Saturday, October 17, 2015

Cow Parade at Riddle Brook School!

I just finished my first student teaching placement--I was at Riddle Brook Elementary School in Bedford, NH. My cooperating teacher, Meagan Read, was super-wonderful--very supportive and a wealth of knowledge. Here's a quick one-day project that we were able to do as a finishing touch with the fourth grade classes (the other work will be coming soon, but I wanted to share these now).

Roy Lichtenstein-Inspired Cow
Mrs. Read and I made this cow as our sign for the entire parade
(tempera on paper).

We started off by looking at the book "Cow Parade New York" by Thomas Craughwell and by looking at a couple of mini cow statues I brought in. We then looked at a Powerpoint I had made about six or seven famous artists and a couple examples of their work. I explained that they were going to work together to create a cow inspired by one of the artists. The students were excited to begin and after a quick demo, they could begin working on their portion of the project. Sometimes they could work on their portion of the "Class Cow" at their tables, but other times I called up a table at a time to work on the "Class Cow" at teaching table. They came out so great and the students worked together so well. Prior to class, I had traced a really large cow onto butcher paper--these are about 3'x4' (so calf size). I would have LOVED to make them adult cow-sized, but that will have to be for the future.

When they weren't working on the class cow, they could work on their "personal cows" which were coloring sheets I printed out from the Cow Parade site. I know, you may be saying "coloring pages aren't for me." Yeah, I get it. If you don't want to utilize the resources on the Cow Parade site, that's cool, feel free to make up your own or have students draw their own cows.

This was a fun one day project for the students that inspired LOTS of creativity and discussion about art. I hope you try it! ENJOY!

Andy Warhol-Inspired Cow
(Students colored with markers on a photocopied photo of a cow).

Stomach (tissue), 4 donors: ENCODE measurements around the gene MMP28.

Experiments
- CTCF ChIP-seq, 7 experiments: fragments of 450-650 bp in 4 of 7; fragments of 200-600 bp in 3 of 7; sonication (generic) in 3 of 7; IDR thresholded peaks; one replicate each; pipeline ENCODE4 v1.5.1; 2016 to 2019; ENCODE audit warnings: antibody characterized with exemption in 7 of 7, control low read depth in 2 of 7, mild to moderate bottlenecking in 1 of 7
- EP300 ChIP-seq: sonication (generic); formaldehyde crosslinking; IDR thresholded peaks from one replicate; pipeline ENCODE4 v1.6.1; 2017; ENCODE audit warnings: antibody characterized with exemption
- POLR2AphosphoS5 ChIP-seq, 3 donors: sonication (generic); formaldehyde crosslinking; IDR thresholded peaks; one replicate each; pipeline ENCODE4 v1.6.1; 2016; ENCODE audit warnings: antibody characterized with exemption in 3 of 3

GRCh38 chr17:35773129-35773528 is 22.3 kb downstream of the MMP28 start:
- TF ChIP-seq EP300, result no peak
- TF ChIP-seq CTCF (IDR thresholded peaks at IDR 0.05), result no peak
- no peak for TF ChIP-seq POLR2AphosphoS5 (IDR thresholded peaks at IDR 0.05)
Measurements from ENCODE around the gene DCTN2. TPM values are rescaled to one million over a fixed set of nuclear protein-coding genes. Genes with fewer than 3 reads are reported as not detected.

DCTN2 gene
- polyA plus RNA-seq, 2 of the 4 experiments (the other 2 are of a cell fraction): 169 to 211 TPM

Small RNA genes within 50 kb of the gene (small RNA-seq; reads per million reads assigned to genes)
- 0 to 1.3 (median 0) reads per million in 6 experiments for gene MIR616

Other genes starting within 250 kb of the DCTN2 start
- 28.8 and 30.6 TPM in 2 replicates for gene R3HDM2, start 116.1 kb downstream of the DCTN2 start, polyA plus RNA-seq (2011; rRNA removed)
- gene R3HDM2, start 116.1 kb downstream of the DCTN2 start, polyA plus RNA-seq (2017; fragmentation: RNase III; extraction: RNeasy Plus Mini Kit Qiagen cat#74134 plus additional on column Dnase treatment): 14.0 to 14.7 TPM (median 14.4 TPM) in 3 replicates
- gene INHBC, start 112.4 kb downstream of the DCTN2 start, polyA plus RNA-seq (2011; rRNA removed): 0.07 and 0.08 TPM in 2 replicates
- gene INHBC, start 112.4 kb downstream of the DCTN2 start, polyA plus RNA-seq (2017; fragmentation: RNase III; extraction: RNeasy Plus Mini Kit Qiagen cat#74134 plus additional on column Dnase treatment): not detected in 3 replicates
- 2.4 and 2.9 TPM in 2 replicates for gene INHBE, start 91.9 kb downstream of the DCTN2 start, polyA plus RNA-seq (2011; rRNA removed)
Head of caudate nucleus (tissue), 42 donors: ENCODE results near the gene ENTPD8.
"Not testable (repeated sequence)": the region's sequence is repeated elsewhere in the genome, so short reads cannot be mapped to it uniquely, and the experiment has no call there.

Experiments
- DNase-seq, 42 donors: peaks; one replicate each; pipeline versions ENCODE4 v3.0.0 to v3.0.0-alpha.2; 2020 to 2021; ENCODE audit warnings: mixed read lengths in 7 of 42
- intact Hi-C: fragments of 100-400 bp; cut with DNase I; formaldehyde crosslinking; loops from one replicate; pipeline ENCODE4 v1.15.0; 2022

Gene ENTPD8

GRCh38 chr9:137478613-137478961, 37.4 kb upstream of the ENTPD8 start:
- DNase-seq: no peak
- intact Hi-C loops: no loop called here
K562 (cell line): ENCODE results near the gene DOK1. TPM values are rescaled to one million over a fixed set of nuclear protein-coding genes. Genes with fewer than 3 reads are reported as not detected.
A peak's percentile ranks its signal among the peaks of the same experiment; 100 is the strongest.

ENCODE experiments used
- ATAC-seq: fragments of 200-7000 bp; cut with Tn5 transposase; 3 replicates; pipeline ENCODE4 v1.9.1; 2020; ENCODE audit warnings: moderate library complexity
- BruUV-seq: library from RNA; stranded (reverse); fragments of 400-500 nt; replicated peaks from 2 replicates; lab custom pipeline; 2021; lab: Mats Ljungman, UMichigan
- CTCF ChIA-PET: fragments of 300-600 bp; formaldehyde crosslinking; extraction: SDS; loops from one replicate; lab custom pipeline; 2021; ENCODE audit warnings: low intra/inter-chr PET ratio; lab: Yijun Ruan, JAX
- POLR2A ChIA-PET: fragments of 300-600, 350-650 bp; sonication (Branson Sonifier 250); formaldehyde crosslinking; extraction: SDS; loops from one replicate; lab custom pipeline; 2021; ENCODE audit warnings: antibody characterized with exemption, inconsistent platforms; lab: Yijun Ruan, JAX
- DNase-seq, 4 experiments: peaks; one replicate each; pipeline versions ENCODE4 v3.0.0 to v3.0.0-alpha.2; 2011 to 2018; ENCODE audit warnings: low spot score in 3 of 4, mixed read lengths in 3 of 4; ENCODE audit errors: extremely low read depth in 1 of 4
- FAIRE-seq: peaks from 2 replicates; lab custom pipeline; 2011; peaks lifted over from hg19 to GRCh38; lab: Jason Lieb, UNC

James Rizzi-Inspired Cow
(Students drew symbols and shapes with oil pastels and then
painted them with tempera paint. The black outlines were redone
using the oil pastel once the paint had dried).
Wayne Thiebaud-Inspired Cow
(Each students was given a 6" square of paper and instructed on how to
use oil pastels to shade a sphere (a.k.a. a gumball).
Piet Mondrian-Inspired Cow
(Students took turns placing 1"x 24" strips of yellow horizontally
or vertically onto the cow. Once all of the students had contributed,
students could come back up and glue four 1" squares onto the yellow
strips anywhere they'd like.
Wassily Kandinsky-Inspired Cow
(The cow was divided into a grid. Each student could come up and
paint concentric circles in one of the grid spaces using tempera paint).

Saturday, August 29, 2015

Grade 6 Oil Pastel Fauve Landscapes

Well, I fell in love with these great oil pastels I found in art room of the middle school I was working at. They are chunky and water soluble--Um, hello!?! Water soluble OIL pastels? I do not understand the mysteries of the world, but I must say, my students and I used the bejeebies out of these last semester! 

This shows the stages of the project: Image selection, simplified sketch
and completed Fauve Landscape.

One great project the 6th graders worked on was Fauve landscapes. I have posted a Fauve Landscape project before which was more technical and science-oriented since it involved afterimages and such (check it out here--it makes a grew STEAM project). But this time, I went with a simpler version that still allowed the students to learn about the Fauves and color theory. These came out beautiful and made a wonderful display, but I didn't get a picture of them all together (I know, I can't believe it). Trust me, they are awesome and beautiful. :-)